Looking north towards Double Island Point the clouds that were so threatening in the early morning were disappearing eastward.
Looking south the beach stretches all the way down to Noosa. Even at this season - which is early winter here in the southern hemisphere- there were vehicles all down the beach.
I really enjoyed driving down the beach. With the windows down the sound of the ocean is so close and the breeze is fresh and salty. It's a long time since I have driven like this right beside the sea. As a young child we lived in the far north of New Zealand. Back then, there were a number of places where the only road was the beach. This beach from Noosa up to Rainbow Beach and along to Inskip Point has been used for driving along for many many years. Locals and tourists alike would vehemently protect their right to continue driving along it. I enjoyed it - but - I also know that sand compacted by many vehicles does not contain the same amount of little creatures.
There were 50kph signs prominently displayed at intervals down the beach. There have been a number of deaths on the beach when drivers have hit wash-outs before they could slow down. I saw small streams seeping out from the sand cliffs all the way along the beach. There is a huge amount of water in the water-table below ground level in much of the Park. The darker mineral sands left patterns as the fresh water washed towards the ocean.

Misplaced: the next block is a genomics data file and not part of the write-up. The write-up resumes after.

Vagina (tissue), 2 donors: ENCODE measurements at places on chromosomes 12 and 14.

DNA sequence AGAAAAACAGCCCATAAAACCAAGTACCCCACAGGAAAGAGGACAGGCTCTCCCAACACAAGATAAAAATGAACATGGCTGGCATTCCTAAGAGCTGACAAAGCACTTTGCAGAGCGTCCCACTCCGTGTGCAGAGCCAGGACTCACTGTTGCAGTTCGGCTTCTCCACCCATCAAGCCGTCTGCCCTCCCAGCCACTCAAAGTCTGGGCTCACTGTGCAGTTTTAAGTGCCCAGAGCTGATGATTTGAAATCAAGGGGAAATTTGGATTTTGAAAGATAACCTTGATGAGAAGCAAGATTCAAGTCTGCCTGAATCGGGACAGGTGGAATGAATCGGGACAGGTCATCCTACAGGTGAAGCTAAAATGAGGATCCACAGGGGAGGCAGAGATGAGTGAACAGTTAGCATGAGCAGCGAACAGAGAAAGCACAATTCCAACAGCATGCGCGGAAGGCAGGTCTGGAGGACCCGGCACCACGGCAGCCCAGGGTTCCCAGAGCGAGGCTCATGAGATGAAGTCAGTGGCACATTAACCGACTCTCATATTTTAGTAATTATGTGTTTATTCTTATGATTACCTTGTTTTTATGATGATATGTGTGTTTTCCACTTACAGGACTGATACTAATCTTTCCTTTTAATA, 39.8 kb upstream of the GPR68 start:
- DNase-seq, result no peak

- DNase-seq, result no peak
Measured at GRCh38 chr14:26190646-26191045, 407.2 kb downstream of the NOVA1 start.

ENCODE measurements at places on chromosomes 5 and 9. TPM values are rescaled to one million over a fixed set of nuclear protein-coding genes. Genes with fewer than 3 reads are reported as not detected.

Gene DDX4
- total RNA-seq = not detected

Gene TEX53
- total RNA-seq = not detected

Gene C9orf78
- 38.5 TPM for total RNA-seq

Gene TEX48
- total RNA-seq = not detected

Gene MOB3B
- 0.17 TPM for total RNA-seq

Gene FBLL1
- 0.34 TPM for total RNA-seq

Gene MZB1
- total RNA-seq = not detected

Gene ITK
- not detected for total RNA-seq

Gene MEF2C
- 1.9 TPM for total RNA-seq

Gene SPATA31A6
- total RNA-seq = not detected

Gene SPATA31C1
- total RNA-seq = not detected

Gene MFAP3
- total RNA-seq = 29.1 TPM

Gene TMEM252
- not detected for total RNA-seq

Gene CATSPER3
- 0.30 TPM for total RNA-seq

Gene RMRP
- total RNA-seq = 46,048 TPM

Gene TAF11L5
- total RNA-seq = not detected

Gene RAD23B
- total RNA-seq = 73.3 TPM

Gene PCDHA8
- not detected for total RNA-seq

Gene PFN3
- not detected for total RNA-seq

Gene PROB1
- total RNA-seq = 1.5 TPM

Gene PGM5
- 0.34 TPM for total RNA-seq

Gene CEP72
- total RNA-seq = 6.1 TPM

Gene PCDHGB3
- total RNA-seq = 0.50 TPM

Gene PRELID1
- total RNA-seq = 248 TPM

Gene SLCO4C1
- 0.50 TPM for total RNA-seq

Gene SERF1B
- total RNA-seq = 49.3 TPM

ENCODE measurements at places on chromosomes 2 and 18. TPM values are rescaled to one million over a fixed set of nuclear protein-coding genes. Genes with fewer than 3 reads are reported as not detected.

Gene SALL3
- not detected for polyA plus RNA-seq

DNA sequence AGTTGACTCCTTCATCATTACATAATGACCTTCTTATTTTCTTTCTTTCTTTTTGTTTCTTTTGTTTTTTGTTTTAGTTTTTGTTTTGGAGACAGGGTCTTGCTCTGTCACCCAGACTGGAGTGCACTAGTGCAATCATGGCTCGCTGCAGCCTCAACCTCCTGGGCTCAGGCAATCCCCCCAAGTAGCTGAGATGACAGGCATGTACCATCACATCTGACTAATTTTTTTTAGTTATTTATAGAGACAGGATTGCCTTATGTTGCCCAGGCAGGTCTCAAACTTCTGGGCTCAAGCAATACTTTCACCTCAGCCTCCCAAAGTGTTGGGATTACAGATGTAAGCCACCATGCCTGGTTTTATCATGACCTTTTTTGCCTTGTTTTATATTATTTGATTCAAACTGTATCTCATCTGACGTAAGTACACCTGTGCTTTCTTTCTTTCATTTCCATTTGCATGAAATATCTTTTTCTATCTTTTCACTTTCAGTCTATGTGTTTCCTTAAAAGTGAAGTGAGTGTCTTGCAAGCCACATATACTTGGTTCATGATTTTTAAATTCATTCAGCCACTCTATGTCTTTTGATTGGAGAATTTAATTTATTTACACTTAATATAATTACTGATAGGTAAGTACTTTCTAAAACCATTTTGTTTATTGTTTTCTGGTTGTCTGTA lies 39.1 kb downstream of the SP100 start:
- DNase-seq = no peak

There are different colors of sand in the cliffs above the beach and my friends wanted me to see the place called Red Canyon. This is just above the beach and so different from what is around it.
Camping is permitted in most places beside the beach. However, you must bring everything you need to keep your environment clean. I was surprised at the number of campers we saw - but was told that in the summer there are camps and vans side by side all along the beach!
Many of the campers were there for the fishing.
Wherever there are people fishing you can be sure there will be Gulls hoping for a quick and easy feed. These are Silver Gulls.
I did not want to stop for close photos of Silver Gulls - they are common! So I went back in to my photo archives for these. The second photo shows an adult and juvenile with the juvenile hunched over and begging!
I also saw a few Terns flying low over the water. Apart from these, this is not a beach suitable for shorebirds. The beach appears to shelve quite quickly and deeply. Also the tide comes right up to the edge of the sand-hills so there are no places for roosting birds. Shorebirds much prefer the still waters of the bay and the great expanses of sand and mud where they find food at low tide.
Once again thanks to Sarah and Graham for such a great day!